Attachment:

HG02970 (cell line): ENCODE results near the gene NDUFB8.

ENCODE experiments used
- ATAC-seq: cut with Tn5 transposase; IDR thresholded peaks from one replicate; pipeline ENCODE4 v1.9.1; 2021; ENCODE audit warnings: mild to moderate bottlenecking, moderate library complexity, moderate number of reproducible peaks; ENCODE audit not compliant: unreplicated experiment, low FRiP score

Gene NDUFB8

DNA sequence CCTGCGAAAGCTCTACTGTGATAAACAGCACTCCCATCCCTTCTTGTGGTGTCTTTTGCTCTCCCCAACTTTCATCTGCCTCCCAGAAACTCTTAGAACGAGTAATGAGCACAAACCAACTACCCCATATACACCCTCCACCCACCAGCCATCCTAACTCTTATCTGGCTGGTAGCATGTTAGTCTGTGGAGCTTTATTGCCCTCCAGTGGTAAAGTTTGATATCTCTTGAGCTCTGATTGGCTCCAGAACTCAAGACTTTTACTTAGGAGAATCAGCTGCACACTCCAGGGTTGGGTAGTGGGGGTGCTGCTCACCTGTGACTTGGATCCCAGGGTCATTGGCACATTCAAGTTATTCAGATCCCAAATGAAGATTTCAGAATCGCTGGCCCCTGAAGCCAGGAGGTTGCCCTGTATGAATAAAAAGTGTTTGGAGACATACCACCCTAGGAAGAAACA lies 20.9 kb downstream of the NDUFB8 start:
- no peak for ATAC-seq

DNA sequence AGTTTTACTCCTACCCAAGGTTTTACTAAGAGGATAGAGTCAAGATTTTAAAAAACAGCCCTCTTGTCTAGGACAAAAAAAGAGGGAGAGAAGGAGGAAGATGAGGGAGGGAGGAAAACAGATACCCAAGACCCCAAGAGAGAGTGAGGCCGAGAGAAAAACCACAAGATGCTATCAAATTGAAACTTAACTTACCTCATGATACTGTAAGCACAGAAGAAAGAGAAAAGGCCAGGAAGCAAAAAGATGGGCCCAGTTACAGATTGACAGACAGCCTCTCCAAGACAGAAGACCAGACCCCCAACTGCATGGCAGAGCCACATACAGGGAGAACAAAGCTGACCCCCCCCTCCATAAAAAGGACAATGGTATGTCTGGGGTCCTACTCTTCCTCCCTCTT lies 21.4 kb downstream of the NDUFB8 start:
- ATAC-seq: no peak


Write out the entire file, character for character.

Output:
HG02970 (cell line): ENCODE results near the gene NDUFB8.

ENCODE experiments used
- ATAC-seq: cut with Tn5 transposase; IDR thresholded peaks from one replicate; pipeline ENCODE4 v1.9.1; 2021; ENCODE audit warnings: mild to moderate bottlenecking, moderate library complexity, moderate number of reproducible peaks; ENCODE audit not compliant: unreplicated experiment, low FRiP score

Gene NDUFB8

DNA sequence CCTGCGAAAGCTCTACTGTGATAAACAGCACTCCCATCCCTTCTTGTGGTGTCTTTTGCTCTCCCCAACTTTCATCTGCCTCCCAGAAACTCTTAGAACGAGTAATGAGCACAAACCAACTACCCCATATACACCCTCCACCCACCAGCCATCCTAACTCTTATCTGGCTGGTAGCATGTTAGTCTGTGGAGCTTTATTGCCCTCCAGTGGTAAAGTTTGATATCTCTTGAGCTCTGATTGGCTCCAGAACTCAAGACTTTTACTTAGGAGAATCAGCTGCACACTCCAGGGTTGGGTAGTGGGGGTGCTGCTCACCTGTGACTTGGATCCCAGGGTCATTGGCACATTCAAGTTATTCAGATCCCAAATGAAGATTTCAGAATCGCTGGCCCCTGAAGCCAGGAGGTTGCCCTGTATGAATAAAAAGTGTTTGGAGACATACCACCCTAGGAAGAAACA lies 20.9 kb downstream of the NDUFB8 start:
- no peak for ATAC-seq

DNA sequence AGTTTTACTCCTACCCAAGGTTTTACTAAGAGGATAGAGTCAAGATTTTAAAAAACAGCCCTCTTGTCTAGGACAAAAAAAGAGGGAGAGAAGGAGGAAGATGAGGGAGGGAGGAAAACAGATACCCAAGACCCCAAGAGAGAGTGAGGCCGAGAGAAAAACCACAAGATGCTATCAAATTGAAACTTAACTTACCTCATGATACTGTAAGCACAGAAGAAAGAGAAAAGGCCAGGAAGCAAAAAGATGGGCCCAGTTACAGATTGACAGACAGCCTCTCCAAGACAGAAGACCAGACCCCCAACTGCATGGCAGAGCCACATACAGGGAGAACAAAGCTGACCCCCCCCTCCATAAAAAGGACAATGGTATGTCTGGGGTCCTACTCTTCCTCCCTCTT lies 21.4 kb downstream of the NDUFB8 start:
- ATAC-seq: no peak